Don’t buy into both issues for the price of one.

Main Page Add comments

Whatever we might think about the possibility of media outlets or other purveyors of the ‘public interest’  creating league tables of school performance by harvesting data which will become available on the MySchool website, we need to think a little more carefully about whether we can afford not to have the continuous data available which has allowed schools to really make an observable difference for children and young adults.

Schools have become very used to using the data available from testing to plan teaching, and to best target resources. We are especially interested in ‘growth’ between years, as this provides tangible evidence of our ability to make a difference and: this is what most of us hope to do.

Back in 2005 I wrote an Education Week message to Principals.  I hope you might have the time for a read. You’ll get to see some of the things which I believe, and, while some of the priorities around issues have changed the beliefs still remain. A brief excerpt follows:

Part of the richness also came from spending time deliberately focusing on the good that we do, and the good that we can do.  I know that you will all, this week in particular, be trying to showcase the good that your school does, in the best way possible: the demonstration of the joy that children have taken in their learning. We can never forget the look on the face of a child who displays work to a close adult who cares, and who obviously looks like they are comfortable relating to the teacher: as a professional educator and, also, as a significant caring adult within the same child’s life.  The desired outcome is, after all, similarly shared. Most of us want our schools to be places where children are happy, where teachers care and, where children learn.

It has always struck me that the most powerful predictor to a child’s school “success” is not so much socio-economic status as the attitude toward learning which forms part of the child’s family culture. The attitude toward learning and, in particular toward the local school’s ability to provide learning leaves a child at the point of contact with formal school in the best state of preparation possible: they want to be there and they want to know how to find out stuff ! There are, of course, always links between this and those who have seen the positive benefit of an attitude like this.  We should not, however, continue to use this as our only “rule of thumb” or we will continue to lose sight of our primary asset: the strength of our diversity and the ability of the people in our schools to do magnificent, inclusive work.

More recently, in this blog, I wrote about the concept of tight loose tight, and also of our need to move from School Planning to Planning School.  We can only do both of these things if we have access to the means to measure our improvement.  And, I agree, test data, is not the totality at all and fails to measure so much else which is massively important.  As an indicator, however, it can’t be ignored. It allows us to match a mark to a face and a child, and work with all of the significant people in the child’s life to collaboratively plan school which provides the best options possible, for them.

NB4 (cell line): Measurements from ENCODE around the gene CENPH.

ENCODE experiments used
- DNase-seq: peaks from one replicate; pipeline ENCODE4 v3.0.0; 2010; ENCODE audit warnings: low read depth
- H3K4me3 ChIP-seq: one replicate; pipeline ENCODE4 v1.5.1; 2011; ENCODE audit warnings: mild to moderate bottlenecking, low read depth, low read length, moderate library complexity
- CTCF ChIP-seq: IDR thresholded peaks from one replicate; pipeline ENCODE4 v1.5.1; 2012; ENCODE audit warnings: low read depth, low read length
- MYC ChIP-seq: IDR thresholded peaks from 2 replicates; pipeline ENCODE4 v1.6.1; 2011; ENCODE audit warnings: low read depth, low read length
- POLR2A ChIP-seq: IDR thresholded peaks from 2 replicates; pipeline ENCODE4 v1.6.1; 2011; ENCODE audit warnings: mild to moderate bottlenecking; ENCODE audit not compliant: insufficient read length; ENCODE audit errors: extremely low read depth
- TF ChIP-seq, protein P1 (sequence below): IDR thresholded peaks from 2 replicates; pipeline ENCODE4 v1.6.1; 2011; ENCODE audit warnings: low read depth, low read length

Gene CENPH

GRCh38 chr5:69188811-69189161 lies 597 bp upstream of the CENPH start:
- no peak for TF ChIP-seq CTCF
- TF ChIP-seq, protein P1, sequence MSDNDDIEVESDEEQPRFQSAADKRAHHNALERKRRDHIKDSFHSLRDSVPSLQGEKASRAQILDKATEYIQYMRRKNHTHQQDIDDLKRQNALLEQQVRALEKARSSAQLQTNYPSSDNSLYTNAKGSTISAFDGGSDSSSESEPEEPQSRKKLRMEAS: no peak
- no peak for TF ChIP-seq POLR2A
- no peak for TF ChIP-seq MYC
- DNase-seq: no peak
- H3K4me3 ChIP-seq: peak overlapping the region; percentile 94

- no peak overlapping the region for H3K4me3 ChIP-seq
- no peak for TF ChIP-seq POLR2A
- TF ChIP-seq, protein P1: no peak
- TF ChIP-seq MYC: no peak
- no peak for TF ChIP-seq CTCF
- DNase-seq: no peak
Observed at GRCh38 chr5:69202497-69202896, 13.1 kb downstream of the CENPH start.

It allows us to challenge the belief that the child’s environment and background means that we can’t make much of a difference for them.  It allows us to show that we can empower children through creating schools as places where they can give voice to their curiosity and be led, in partnership with their parents, parent or significant others on planning how to satisfy that curiosity, to demonstrate the outcomes of the process and then to point to clear evidence of their growth.

And yes, if there is little growth, we certainly ask questions.  All of us, as we trawl through our schooling memories can recall teachers and that they were different.  Do we imagine that has suddenly changed?

It s the quantification that also allows us, though, to see where there has actually been little difference being made at all, and the questions which might follow this are relevant and reasonable.

Whatever we might think about the worth of people, who aim to create comparitive tables, it seems to me that disrupting our once a year snapshot in time which lets us know just how well all the hard work we put in has paid off is cutting off our nose to spite our faces.

If you have the chance and time, have a look at the message which is now ‘soo 2005!’

One Response to “Don’t buy into both issues for the price of one.”

  1. Tweets that mention __ LIPS – Leading in Proactive Schools » Blog Archive » Don’t buy into both issues for the price of one. -- Says:

    [...] This post was mentioned on Twitter by SimonBorgert, Roger Pryor and Jan Green, Edtech Feeds. Edtech Feeds said: [from scottmcleod] Can we afford NOT to be data-driven?: [...]

Leave a Reply

You must be logged in to post a comment.

WP Theme & Icons by N.Design Studio
Entries RSS Comments RSS Log in